In Honor Of Leadership

Meriwether Lewis, Grinders Stand TN
Av went to a University of Virginia Alumni reception tonight with the University President, at The Club.  She gave an update on a strategic plan the University is implementing.  One of the components is a new leadership program for second-year students, named for Meriwether Lewis, who was from Ivy, Virginia, a short distance from Charlottesville.  A little bit about the program is here, when it was approved.
When Mr. Jefferson (if you attend UVa, you just undergo this indoctrination that Thomas Jefferson is henceforth ‘Mr. Jefferson’ and Av says is still spoken of as though he were teaching there) wanted to send Lewis on the excursion to chart out the new territories, Lewis did not have the requisite base of knowledge, so Mr. Jefferson sent him to Philadelphia to study astronomy, zoology, botany, medicine, and many other fields.  After that, he was able to lead the expedition and lost only one person, and that was to appendicitis, something they couldn’t have dealt with then anyway.
The University President pointed out that even with all the learning Lewis did, in exploring out west, he encountered many situations that were completely unexpected.  For example, no one new about grizzly bears, and that they had ‘anger management issues’ much worse than black bears in the east.  They also encountered tribes of Natives that no one knew existed.  There was geology that was previously unknown.  The list goes on.

The idea behind naming the leadership program after him is that a leader must be able to adapt beyond his learning when faced with new and unknown situations.  This program will develop those skills.

Av knew that I would be really interested in this, as I’ve always been so taken with Meriwether Lewis.  The monument above was from our visit to Grinder’s Stand, Tennessee on the Natchez Trace, where he died (under mysterious circumstances).

From Smithsonian Magazine:
His friends assumed it was suicide. Before he left St. Louis, Lewis had given several associates the power to distribute his possessions in the event of his death; while traveling, he composed a will. Lewis had reportedly attempted to take his own life several times a few weeks earlier and was known to suffer from what Jefferson called “sensible depressions of mind.” Clark had also observed his companion’s melancholy states. “I fear the weight of his mind has overcome him,” he wrote after receiving word of Lewis’s fate.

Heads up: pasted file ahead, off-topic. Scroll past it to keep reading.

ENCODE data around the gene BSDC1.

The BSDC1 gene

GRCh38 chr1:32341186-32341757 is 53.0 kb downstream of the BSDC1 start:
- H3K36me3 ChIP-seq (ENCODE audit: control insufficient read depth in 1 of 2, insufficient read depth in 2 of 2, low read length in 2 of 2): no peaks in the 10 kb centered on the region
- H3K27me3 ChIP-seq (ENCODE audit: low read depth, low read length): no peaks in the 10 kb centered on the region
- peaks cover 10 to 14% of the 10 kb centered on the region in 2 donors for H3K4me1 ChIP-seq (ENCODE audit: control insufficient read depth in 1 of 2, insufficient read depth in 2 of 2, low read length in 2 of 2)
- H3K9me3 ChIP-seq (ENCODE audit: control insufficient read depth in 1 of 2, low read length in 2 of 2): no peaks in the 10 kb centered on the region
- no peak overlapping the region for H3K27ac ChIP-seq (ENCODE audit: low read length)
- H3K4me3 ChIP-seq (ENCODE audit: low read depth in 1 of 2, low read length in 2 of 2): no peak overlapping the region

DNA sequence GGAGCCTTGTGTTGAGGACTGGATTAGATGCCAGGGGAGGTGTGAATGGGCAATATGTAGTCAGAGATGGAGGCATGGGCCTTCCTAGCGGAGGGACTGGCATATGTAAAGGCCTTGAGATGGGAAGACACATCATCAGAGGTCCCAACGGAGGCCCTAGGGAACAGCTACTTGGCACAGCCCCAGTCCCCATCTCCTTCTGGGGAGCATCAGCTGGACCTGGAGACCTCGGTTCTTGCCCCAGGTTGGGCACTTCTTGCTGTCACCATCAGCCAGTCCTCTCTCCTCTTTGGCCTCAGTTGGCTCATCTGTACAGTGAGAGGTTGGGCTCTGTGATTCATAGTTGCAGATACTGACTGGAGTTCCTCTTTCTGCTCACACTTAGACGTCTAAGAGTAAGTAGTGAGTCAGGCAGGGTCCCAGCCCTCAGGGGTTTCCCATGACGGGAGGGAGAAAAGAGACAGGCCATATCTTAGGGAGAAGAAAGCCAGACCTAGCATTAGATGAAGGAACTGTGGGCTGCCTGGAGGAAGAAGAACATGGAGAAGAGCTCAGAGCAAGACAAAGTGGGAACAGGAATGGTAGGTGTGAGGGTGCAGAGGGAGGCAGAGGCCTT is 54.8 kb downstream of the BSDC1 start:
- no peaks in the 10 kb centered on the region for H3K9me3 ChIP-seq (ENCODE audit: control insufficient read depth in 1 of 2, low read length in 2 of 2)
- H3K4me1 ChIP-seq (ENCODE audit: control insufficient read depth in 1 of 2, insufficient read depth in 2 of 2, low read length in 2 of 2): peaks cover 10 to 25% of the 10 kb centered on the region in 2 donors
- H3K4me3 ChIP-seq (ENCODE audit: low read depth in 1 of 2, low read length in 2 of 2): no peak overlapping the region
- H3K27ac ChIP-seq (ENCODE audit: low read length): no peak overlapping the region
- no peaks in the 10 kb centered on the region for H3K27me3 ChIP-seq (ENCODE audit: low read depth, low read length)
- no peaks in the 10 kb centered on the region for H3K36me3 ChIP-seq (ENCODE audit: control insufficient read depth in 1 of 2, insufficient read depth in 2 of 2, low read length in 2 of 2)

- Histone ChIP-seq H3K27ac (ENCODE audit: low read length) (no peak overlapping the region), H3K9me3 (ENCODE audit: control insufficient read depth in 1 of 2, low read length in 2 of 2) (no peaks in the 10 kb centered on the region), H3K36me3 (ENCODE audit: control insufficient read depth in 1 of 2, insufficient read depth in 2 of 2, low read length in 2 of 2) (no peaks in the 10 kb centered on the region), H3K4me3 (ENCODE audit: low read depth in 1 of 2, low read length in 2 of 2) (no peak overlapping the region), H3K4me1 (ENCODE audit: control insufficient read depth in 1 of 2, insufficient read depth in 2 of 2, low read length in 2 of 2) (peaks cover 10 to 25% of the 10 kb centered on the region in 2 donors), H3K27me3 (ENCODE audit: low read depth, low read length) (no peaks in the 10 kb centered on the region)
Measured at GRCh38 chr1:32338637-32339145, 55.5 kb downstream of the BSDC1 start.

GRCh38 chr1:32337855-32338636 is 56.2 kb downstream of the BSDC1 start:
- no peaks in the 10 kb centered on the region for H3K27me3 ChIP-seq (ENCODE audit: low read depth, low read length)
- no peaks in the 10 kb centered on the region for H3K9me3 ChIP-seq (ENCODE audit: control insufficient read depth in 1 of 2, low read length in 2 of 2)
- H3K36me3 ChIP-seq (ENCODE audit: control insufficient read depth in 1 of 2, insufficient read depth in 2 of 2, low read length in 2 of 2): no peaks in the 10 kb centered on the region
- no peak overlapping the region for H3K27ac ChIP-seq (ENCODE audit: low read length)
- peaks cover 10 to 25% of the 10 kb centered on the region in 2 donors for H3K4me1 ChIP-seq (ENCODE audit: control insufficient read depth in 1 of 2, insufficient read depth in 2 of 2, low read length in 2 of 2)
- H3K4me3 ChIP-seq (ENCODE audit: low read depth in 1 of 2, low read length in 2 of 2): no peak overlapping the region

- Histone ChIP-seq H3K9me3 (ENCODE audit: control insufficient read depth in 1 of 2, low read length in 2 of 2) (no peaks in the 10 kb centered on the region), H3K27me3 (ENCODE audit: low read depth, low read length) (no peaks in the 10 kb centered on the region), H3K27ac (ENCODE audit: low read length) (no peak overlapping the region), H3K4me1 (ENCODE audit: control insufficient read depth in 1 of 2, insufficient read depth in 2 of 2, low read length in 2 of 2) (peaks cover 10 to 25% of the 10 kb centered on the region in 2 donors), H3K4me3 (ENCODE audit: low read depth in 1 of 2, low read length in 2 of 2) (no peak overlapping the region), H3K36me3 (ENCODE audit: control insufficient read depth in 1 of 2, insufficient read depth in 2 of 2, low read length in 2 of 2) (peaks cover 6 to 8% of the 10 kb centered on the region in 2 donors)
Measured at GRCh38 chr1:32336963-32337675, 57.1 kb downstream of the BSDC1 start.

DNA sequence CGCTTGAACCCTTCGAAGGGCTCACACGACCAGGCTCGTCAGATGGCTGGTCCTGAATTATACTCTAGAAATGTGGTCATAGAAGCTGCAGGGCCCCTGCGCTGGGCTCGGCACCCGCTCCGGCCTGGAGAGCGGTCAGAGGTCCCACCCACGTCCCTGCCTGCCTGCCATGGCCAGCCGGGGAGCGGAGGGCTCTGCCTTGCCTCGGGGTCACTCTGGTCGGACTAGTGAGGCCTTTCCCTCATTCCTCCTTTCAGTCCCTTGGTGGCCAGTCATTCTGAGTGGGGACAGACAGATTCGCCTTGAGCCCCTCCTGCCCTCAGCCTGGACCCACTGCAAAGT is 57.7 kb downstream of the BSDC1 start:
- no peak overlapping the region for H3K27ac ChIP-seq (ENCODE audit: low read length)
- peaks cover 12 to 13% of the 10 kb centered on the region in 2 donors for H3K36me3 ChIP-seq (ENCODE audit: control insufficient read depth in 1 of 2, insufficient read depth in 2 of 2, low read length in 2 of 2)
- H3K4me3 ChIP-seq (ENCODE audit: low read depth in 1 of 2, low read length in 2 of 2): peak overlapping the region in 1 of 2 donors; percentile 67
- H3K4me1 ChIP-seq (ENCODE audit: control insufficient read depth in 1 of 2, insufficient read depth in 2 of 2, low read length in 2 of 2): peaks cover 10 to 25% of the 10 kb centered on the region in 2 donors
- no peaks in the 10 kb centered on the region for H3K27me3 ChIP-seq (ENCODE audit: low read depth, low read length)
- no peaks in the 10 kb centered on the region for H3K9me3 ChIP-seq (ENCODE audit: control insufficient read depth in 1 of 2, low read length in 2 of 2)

…Surprisingly, he may also have felt like something of a failure. Though the Corps of Discovery had traversed thousands of miles of wilderness with few casualties, Lewis and Clark did not find the Northwest Passage to the Pacific, the mission’s primary goal; the system of trading posts that they’d established began to fall apart before the explorers returned home. And now Lewis, the consummate adventurer, suddenly found himself stuck in a desk job.

“At the end of his life he was a horrible drunk, terribly depressed, who could never even finish his [expedition] journals,” says Paul Douglas Newman, a professor of history who teaches “Lewis and Clark and The Early American Republic” at the University of Pittsburgh. An American icon, Lewis was also a human being, and the expedition “was the pinnacle of Lewis’s life,” Newman says. “He came back and he just could not readjust. On the mission it was ‘how do we stay alive and collect information?’ Then suddenly you’re heroes. There’s a certain amount of stress to reentering the world. It was like coming back from the moon.”

His family asked the Park Service to have his body exhumed to better determine what happened, and they ruled that they would not.

Bless Meriwether Lewis, a true pioneer and leader, and thank you to UVa for naming this new program in his honor.

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